Everything You Need to Know About the Healthcare Interoperability Rules
I read 400+ pages so you don't have to.
Waiting Room is a blog that explains incentive misalignments in healthcare and health tech. Today, we’re covering the final CMS rules on quality and accessibility of health information (21st Century Cures Act and Executive Order 13813).
Sometimes shortcuts catch up to you. I realized after reading the entire CMS rules on healthcare interoperability that I made a few assumptions (some right and others wrong) and overlooked opportunities. It’s even possible I missed great investments because I didn’t put in the work. It’s not necessarily *fun* and it’s definitely not scalable to synthesize hundreds of pages but it’s what great investors and builders do.
The CMS document is worth examining in full but I’ve jotted down a few thoughts on interesting subsections and their wider implications. The rules are a big win for consumers and for:
Care coordination platforms that empower health information networks/exchanges like PatientPing
Provider directory software like Ribbon Health
In March, CMS and its lesser known counterpart, the Office of the National Coordinator for Health Information Technology (ONC), released separate but related final rules addressing interoperability. These policies advance the 21st Century Cures Act, which among other provisions, urges the implementation of APIs to modernize data exchange across healthcare stakeholders.
Actors and Data Sharing via FHIR APIs
Deadline: March 2022
Providers, health IT developers, and health information exchanges / networks are all considered "Actors." Actors must make EHI (Electronic Health Information) - clinical, encounter, claims, and other types of data - shareable to patients, insurance plans, and federal agencies through Fast Healthcare Interoperability Resources (FHIR)-standard APIs.
Healthcare Providers include doctors, nurses, pharmacists, technicians, assistants, admins, and the institutions they work for.
Certified Health IT includes EHRs, e-prescribing technology, patient communication software, etc. used by providers.
Health Information Networks and Exchanges (HIN and HIE) exchange EHI between unaffiliated providers and entities for the limited purposes of treatment, payment, and healthcare operations. Some examples include nonprofit, state-run HIEs (like SHIN-NY) and proprietary HIEs for accountable care organizations and integrated delivery networks like Kaiser Permanente.
Actors are prohibited from information blocking – any practice likely to interfere or materially discourage access, exchange, or use electronic health information. Noncompliance will subject Actors to penalties (amounts not yet specified by CMS’s Officer of the Inspector General), though there are a handful of notable exceptions:
The Content and Manner Exception allows Actors to limit the EHI content they provide depending on the kind of request. There is still a minimum/floor on the clinical data elements that must be provided to avoid noncompliance.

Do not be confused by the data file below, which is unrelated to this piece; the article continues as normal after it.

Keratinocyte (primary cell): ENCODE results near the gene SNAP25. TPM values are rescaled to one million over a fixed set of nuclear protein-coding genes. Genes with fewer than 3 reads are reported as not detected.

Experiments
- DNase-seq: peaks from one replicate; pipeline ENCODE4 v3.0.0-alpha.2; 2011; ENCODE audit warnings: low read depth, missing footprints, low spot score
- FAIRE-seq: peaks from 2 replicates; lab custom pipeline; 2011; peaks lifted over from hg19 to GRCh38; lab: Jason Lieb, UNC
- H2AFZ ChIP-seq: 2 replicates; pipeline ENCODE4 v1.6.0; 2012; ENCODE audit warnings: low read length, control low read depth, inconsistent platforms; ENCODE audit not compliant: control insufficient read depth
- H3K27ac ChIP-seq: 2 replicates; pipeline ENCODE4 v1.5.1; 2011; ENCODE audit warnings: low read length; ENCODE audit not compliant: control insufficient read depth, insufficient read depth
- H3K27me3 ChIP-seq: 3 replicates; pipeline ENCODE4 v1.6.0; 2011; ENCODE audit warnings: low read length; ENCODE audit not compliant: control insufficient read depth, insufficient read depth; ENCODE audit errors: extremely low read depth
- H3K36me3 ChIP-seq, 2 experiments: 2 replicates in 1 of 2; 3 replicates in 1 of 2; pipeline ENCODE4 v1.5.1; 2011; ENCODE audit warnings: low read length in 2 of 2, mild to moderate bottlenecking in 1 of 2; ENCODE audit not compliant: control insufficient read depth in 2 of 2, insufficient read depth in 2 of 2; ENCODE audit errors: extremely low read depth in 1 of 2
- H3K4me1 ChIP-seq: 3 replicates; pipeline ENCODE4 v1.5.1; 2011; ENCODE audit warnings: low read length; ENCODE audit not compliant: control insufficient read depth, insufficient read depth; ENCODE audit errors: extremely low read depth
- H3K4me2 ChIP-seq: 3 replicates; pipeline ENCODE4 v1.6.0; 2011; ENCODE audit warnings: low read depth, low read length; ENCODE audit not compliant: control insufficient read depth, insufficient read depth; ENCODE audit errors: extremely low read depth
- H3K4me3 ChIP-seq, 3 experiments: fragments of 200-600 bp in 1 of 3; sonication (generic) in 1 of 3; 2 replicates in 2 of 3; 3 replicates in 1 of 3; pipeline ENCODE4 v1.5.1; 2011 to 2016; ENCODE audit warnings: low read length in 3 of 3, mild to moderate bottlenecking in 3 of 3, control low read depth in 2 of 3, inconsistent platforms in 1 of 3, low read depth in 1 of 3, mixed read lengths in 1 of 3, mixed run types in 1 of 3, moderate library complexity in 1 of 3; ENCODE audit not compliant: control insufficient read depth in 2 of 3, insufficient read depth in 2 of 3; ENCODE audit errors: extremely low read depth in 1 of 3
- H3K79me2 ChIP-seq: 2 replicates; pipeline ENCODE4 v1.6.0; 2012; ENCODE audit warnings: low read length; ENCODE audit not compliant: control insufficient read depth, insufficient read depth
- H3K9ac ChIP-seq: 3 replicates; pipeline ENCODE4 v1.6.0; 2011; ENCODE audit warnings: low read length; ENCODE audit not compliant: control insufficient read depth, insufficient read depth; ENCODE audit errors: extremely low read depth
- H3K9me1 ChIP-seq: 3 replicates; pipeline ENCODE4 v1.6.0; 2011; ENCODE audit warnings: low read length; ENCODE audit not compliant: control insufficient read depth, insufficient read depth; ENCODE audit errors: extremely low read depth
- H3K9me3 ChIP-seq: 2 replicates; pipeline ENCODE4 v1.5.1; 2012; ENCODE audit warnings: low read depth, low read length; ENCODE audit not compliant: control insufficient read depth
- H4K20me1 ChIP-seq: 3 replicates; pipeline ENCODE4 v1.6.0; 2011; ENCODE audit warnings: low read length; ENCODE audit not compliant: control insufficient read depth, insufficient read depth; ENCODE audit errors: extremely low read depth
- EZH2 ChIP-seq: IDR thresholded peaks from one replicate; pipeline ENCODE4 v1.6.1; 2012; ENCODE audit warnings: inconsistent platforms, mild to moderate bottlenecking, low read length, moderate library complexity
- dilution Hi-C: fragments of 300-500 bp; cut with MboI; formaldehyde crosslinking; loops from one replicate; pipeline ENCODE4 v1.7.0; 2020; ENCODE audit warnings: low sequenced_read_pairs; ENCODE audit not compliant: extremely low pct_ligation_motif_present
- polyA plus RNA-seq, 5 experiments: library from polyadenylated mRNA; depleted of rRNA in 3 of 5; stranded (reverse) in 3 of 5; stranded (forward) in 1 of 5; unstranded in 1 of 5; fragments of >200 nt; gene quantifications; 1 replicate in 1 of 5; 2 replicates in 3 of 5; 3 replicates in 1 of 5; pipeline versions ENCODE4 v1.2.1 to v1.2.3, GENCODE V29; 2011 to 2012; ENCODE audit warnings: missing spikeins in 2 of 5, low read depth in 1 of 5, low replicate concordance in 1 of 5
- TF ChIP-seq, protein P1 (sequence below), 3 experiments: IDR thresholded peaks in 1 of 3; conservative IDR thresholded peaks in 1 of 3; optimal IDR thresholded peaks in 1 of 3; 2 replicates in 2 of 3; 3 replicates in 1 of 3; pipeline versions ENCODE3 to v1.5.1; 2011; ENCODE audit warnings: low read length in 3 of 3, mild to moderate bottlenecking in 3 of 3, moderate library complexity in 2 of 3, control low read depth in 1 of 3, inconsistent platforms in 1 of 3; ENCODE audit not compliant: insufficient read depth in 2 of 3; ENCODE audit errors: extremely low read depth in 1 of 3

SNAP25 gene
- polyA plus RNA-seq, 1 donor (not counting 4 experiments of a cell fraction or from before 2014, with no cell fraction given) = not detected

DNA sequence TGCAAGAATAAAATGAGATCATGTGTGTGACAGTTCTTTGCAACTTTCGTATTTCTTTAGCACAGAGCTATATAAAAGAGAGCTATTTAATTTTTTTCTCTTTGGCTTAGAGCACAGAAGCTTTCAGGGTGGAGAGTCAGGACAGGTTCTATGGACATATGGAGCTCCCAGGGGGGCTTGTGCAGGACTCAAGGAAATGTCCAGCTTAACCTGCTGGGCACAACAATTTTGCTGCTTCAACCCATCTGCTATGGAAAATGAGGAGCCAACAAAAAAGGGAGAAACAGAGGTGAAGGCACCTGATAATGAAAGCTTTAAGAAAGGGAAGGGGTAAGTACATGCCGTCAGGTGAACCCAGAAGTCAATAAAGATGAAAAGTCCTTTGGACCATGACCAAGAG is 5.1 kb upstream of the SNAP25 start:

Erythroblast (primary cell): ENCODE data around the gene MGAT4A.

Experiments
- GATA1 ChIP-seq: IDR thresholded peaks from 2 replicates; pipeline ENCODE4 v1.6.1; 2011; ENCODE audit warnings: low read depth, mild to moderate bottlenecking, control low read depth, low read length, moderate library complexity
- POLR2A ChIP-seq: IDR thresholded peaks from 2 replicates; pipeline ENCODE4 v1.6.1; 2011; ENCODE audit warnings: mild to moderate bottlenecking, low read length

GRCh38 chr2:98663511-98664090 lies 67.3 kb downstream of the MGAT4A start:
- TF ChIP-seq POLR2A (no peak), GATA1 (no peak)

The Security and Privacy Exceptions allow Actors to reject data requests if a patient requests confidentiality and there’s a reasonable belief data sharing will bring harm to a patient.
The Infeasibility Exception permits Actors to restrict data requests due to uncontrollable events like public health emergencies and war. Covid-19, anyone?
The Fees Exception allows Actors to charge non-discriminatory/uniform fees for data sharing (e.g. hospitals can charge insurers to access a patient’s clinical data). If those fees are too high, Actors may be fined for information blocking.
The Psychotherapy Exception excludes mental health providers from these rules.
The ONC also requires two privacy and security criteria (encrypt authentication credentials and multifactor authentication).
CMS repeatedly noted that it does not have the authority to regulate EHI data sharing on non-HIPAA, third-party applications like Whatsapp. Actors have no expectation to share data with these kinds of entities. Insurers/health plans are also required to educate their enrollees about the risks associated with sending their personal health data to third-party apps.
Waiting Room’s Take: This is the biggest change to healthcare since the Affordable Care Act. I think of the CMS interoperability regs much like the federal rules on consumer-authorized financial data that advanced transfer networks / aggregators Plaid and Yodlee in the 2010s.
The burden falls on provider organizations and health IT to become API literate. EHR vendors like Epic are slowly opening their APIs but need much better docs and developer relations. And how will every provider practice and hospital achieve compliance by 2022 with a dearth of developer talent in healthcare? Most do not have, and can’t afford, teams like Mt. Sinai’s Consumer Digital group.
I believe most Actors will continue to focus on their bread and butter value propositions…which is chiefly providing care, not interoperability.
That creates a massive opportunity for API interoperability businesses to help Actors exchange data with each other, insurers, and relevant government bodies (B2B) and with patients (B2B2C). Developer experience and network effects also matter; as an Actor, I would want to pick an API network that everyone else is using because my access to other Actors scales with the network.
CMS-Regulated Payers and Social Determinants of Health
Deadline: July 2021
Like Actors, payers (covering Medicare, Medicaid, Children's Health Insurance Program) and Qualified Health Plans (QHP) on the ACA exchanges like Molina and Oscar Health are required to implement FHIR APIs.
Payer APIs must incorporate data for population health purposes like social determinants of health, in-home care, meal preparation / delivery, and transportation.
Data must be made available no later than one business day after a claim is adjudicated or encounter data are received.